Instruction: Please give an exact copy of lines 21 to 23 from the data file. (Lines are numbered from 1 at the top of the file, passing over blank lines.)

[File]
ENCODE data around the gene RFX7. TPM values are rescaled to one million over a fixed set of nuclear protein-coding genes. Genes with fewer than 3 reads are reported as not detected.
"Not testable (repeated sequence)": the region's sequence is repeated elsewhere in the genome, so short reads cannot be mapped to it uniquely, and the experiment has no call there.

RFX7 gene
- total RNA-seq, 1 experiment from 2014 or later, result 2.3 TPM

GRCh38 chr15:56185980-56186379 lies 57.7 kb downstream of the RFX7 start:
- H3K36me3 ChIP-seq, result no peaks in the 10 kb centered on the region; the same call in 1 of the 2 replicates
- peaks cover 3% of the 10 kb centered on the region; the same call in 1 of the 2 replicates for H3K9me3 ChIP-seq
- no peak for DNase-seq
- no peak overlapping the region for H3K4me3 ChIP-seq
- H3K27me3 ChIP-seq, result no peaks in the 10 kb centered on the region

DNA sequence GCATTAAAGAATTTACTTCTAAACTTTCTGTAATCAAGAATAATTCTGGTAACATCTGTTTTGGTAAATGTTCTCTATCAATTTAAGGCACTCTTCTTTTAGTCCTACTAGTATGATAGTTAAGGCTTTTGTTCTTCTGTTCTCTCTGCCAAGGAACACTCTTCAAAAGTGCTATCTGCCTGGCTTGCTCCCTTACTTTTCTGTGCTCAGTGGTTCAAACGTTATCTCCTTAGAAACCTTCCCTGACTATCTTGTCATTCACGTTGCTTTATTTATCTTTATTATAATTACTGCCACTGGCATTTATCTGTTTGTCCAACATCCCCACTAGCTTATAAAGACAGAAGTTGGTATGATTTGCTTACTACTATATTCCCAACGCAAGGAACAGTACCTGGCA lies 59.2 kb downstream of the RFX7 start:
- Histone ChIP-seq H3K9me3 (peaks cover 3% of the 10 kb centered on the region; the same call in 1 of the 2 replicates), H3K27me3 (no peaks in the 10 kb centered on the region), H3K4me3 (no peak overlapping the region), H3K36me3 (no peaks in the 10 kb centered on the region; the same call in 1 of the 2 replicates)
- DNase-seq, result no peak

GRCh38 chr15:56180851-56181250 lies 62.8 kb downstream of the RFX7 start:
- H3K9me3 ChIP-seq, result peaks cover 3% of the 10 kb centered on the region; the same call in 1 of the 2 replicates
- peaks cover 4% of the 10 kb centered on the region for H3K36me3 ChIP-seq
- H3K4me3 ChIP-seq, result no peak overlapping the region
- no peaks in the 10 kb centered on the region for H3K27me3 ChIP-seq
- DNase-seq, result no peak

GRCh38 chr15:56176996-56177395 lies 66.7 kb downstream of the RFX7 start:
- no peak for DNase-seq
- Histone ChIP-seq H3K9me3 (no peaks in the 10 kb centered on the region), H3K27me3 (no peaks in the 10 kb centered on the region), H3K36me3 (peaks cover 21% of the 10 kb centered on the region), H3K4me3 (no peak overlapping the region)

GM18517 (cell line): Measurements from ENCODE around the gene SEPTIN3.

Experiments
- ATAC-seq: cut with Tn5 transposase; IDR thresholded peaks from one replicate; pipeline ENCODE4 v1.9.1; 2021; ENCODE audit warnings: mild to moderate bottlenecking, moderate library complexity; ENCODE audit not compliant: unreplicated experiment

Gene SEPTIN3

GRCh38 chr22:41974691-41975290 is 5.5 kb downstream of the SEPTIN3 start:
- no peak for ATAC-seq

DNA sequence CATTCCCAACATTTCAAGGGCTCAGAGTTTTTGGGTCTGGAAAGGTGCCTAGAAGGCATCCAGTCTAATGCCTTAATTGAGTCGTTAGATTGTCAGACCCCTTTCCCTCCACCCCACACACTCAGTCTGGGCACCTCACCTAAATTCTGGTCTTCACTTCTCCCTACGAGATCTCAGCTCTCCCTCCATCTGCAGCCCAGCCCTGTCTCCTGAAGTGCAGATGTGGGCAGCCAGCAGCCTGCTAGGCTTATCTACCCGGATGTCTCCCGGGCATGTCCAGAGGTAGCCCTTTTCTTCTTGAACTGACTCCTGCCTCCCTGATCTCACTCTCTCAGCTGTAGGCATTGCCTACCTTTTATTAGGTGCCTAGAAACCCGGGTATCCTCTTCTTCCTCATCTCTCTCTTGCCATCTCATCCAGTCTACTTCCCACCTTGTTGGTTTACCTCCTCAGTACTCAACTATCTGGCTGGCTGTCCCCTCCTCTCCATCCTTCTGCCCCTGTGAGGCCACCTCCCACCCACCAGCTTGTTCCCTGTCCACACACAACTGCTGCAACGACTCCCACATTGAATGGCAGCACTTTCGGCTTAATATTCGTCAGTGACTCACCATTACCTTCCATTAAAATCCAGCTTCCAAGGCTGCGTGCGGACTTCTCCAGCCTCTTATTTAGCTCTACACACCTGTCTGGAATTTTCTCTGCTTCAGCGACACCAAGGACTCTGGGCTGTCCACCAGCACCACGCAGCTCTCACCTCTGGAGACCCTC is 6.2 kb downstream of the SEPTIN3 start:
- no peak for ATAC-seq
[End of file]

- no peak for DNase-seq
- Histone ChIP-seq H3K9me3 (no peaks in the 10 kb centered on the region), H3K27me3 (no peaks in the 10 kb centered on the region), H3K36me3 (peaks cover 21% of the 10 kb centered on the region), H3K4me3 (no peak overlapping the region)

GM18517 (cell line): Measurements from ENCODE around the gene SEPTIN3.